(CREDIT: REX/SHUTTERSTOCK)“Being in a scene with David (Tennant) and saying, ‘Do you want me to have a dysfunctional pelvic floor for the whole of your birthday weekend?’…Who gets to say this?” – Jennifer Garner via Variety “(David Tennant) just brought this character to life, like Jen did with Kathryn. They were like deflated balloons or something, and these two came in and blew them up.” – Jenni Konner via @HBOPR JANE FONDA IN FIVE ACTS Premieres September 24 on HBO Canada Directed and produced by award-winning documentarian Susan Lacy, JANE FONDA IN FIVE ACTS is an intimate look at girl-next-door, sex icon, activist, fitness tycoon, and Oscar-winning actress Jane Fonda.
(CREDIT: REX/SHUTTERSTOCK)“Yes, I am still changing. I’m only 80, and there’s still a few decades left, if I’m lucky. Why be alive if you’re not learning and changing and growing?” – Jane Fonda via @HBOPR “It’s about reaching a comfort level and a trust that turned our interviews into conversations. Not once did I feel that Jane was on a rote thing. Everything I felt came from her inside.” – Susan Lacy via @HBOPR LAST WEEK TONIGHT WITH JOHN OLIVER Currently in its fifth season on HBO Canada Oliver took to the TCA stage as LAST WEEK TONIGHT returns for the second half of Season 5 after a three-week hiatus. Journalists were eager to ask questions about some of the series’ most elaborate segments, including travelling to Russia to film a secret interview with Edward Snowdon, and buying the medical debt of 9,000 Americans held by predatory debt collection agencies.
(CREDIT: REX/SHUTTERSTOCK)“It still feels like we’re evolving and learning. Partly, it’s realizing what our staff is capable of – and so you want to maximize and challenge them in the biggest possible ways. It doesn’t feel like we’ve fully hit a state of cruising altitude.” – John Oliver via @HBOPR “We’re really rigorous – we work on stories for generally a month. We fact check everything, mainly because you just don’t want to get something wrong.” – John Oliver via @HBOPR SHARP OBJECTS Currently airing Sundays at 9 p.m. ET on HBO Canada Based on the best-selling novel by Gillian Flynn, the eight-episode limited series stars Amy Adams as reporter Camille Preaker who returns to her small hometown to cover the murder of one preteen girl and the abduction of another. Trying to put together a psychological puzzle from her past, she finds herself identifying with the young victims a bit too closely. Directed by Canada’s Jean-Marc Vallée.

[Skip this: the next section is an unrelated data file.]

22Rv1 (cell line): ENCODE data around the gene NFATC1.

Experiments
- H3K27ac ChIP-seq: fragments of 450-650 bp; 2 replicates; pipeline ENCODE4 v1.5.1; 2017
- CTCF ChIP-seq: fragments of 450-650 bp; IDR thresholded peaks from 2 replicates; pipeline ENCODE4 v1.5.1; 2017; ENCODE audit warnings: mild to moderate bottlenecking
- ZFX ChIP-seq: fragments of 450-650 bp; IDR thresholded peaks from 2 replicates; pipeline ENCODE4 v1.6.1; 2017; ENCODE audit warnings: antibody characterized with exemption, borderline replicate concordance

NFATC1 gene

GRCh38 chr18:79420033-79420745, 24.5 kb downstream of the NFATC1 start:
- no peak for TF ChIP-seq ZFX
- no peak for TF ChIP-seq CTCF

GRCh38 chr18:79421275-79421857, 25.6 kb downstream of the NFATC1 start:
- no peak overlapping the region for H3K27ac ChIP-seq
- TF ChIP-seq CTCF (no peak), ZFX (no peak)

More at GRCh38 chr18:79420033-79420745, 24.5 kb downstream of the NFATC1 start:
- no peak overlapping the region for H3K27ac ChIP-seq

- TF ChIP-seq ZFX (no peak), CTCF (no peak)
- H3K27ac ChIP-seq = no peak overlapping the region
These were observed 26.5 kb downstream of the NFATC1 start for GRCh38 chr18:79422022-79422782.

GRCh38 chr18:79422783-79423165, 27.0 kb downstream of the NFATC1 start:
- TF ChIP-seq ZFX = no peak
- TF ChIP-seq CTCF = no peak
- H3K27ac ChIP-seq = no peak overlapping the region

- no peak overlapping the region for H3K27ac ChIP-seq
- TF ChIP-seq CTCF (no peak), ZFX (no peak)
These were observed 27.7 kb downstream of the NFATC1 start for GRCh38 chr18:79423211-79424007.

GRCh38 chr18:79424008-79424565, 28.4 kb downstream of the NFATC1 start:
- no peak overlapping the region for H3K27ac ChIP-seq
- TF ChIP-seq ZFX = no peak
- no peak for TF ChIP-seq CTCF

(Credit: Frederick M. Brown/Getty Images North America)“One of the things that’s been really nice – this is very much due to everybody involved – is the reactions of an accurate telling of female trauma. That felt very validating to me because it is something that isn’t explored as often.” – Amy Adams via @HBOPR “I follow one rule, which is try to always aim for authenticity, try to touch people. When we have to be serious, we have to be serious. When we have to deal with a dramatic, bloody moment, we do it...one scene at a time, one shot at a time.” – Jean-Marc Vallée via @HBOPR “I felt like this one needed more than two hours. Just to make sure that the character study didn’t get lost within the mystery itself. There’s the mystery and then there’s the unpacking of Camille.” – Gillian Flynn via @HBOPR MY BRILLIANT FRIEND Debuts this fall on HBO Canada This eight-episode series is based on the bestselling novel by Elena Ferrante and follows the story of Elena Greco as she tries to describe the mystery of Lila, the most important friend in her life, who seems to have disappeared without a trace. (Credit: Frederick M. Brown/Getty Images North America) “We never met [Elena Ferrante]. We just emailed with her. I think it’s one of the most well-kept secrets in Italian history. This protection of identity is very important to her, so we stay in that place.” – Executive producer Lorenzo Mieli via @HBOPR Executive producer Lorenzo Mieli says Ferrante's books are very cinematic, which helped them adapt #MyBrilliantFriend to TV. The issue was language, the dialogues are the most difficult parts. – Diane Gordon